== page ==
Because Neighborhood Councils are created by the Los Angeles City Charter, they are subject to many of the federal, state and local laws that govern other City departments. Every Neighborhood Council also has bylaws and other standing or procedural rules they follow, too. In addition, Neighborhood Councils must abide by laws preventing workplace violence, sexual harassment and discrimination.
The laws that apply to all Neighborhood Councils include the following:
Americans with Disabilities Act – A federal law designed to protect the rights of individuals with disabilities. Title II of the Americans with Disabilities Act (ADA) applies to the operations of state and local governments.
Brown Act – The Ralph M. Brown Act is a state law requiring open meetings from government agencies and applies to Neighborhood Council meetings.
Conflict of Interest Laws – Various state and city laws to ensure that government officials are free from bias caused by their own financial interest so they may act in an impartial manner.
Los Angeles City Charter – In 1999, the City Charter established the Neighborhood Council System and the Department of Neighborhood Empowerment which supports the Neighborhood Councils “to promote more citizen participation in government and make government more responsive to local needs…” Charter Section 900.
The Plan for a Citywide System of Neighborhood Councils – This Plan details the workings of the Neighborhood Council system.
Public Records Act – A state law providing the public access to government records. Neighborhood Councils must abide by a strict time line to respond to Public Records Act (PRA) requests.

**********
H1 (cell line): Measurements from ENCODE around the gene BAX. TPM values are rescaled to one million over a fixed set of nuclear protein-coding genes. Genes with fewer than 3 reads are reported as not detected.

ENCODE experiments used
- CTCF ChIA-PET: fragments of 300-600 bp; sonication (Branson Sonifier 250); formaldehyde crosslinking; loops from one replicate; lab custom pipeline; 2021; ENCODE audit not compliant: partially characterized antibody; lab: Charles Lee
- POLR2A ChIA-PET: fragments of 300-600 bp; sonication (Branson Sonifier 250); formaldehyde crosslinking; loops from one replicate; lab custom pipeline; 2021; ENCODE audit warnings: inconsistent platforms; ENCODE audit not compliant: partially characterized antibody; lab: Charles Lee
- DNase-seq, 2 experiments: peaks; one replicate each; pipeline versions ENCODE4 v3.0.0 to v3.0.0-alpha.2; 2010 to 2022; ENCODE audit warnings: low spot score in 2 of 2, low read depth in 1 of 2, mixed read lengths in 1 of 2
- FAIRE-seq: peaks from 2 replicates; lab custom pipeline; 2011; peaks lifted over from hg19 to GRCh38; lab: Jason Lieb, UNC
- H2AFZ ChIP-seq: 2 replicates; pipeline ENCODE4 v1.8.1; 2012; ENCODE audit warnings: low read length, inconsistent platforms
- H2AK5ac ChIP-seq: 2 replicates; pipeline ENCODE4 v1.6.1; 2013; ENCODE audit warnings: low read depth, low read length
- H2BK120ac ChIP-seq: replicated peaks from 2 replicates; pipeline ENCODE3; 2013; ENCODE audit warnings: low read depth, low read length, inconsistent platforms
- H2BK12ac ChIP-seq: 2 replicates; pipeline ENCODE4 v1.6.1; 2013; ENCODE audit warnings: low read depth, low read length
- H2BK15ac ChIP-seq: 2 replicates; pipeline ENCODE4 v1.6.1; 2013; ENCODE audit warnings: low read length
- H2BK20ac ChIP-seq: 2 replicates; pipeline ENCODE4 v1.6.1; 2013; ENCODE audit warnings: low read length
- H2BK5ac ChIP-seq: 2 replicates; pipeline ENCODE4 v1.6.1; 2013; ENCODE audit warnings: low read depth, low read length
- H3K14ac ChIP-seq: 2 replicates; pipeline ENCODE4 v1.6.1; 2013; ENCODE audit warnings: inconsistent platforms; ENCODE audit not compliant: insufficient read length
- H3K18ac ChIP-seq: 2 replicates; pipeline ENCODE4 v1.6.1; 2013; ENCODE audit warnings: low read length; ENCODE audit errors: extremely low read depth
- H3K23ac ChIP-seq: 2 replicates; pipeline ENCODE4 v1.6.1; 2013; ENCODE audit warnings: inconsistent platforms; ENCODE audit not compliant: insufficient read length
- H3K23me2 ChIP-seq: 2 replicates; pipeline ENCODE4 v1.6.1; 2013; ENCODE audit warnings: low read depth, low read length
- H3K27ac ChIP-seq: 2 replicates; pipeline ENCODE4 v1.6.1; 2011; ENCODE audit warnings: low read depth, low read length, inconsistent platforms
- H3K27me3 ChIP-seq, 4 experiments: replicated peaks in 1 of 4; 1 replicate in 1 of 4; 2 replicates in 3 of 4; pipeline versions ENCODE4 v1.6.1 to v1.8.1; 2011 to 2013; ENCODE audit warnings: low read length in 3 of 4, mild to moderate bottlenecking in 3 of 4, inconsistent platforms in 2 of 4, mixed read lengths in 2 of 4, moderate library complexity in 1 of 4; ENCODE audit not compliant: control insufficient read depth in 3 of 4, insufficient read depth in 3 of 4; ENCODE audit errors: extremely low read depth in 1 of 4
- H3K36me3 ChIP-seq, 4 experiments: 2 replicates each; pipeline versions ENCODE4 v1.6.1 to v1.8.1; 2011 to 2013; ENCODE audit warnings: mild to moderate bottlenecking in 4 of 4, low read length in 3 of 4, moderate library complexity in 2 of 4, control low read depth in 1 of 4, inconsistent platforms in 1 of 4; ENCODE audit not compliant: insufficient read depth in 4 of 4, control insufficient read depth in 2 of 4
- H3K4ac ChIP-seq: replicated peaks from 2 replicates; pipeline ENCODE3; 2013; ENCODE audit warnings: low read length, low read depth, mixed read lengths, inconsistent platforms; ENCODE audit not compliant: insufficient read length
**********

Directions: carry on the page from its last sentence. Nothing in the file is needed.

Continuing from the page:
The City Attorney’s Office provides legal advice on the Neighborhood Council system. The following documents provide clarification on various aspects of Neighborhood Council operations.
Legal Issues Training Manual
A manual prepared by the City Attorney’s Office in 2006 that covers the general legal issues affecting Neighborhood Councils.
Americans with Disabilities Act
Neighborhood Council meeting sites and operations are covered by the Americans with Disabilities Act. Legal Opinion
Robert’s Rules of Order
Neighborhood Councils do not have to adopt and adhere to Robert’s Rules of Order. Legal Opinion
Neighborhood Councils may not further define the City Charter terms of “lives,” “works” or “owns property” in order to identify its stakeholders. Legal Opinion
Neighborhood Councils should not use a town hall style of governance. The town hall format should be used for only advisory recommendations that do not involve decisions to 1) hire staff, 2) enter into contracts for goods or services or make recommendations involving any City contract and 3) expend public funds on behalf of the Neighborhood Council. Legal Opinion
Ordinance 172728 -Created the Department of Neighborhood Empowerment following the passage of the City Charter.
Ordinance 176704 – Established regulations to implement the Plan for a Citywide System of Neighborhood Councils.
Ordinance 173184 – Created the Department of Neighborhood Empowerment Fund.
Ordinance 175937 – Transferred the responsibility for leasing and renting office and meeting space for Neighborhood Councils from the Department of General Services to the Department of Neighborhood Empowerment, thereby streamlining the acquisition of space for Neighborhood Councils.
Ordinance 176477 – Exempts Neighborhood Councils from adopting a conflict of interest code and filing the Form 700 financial disclosure statements.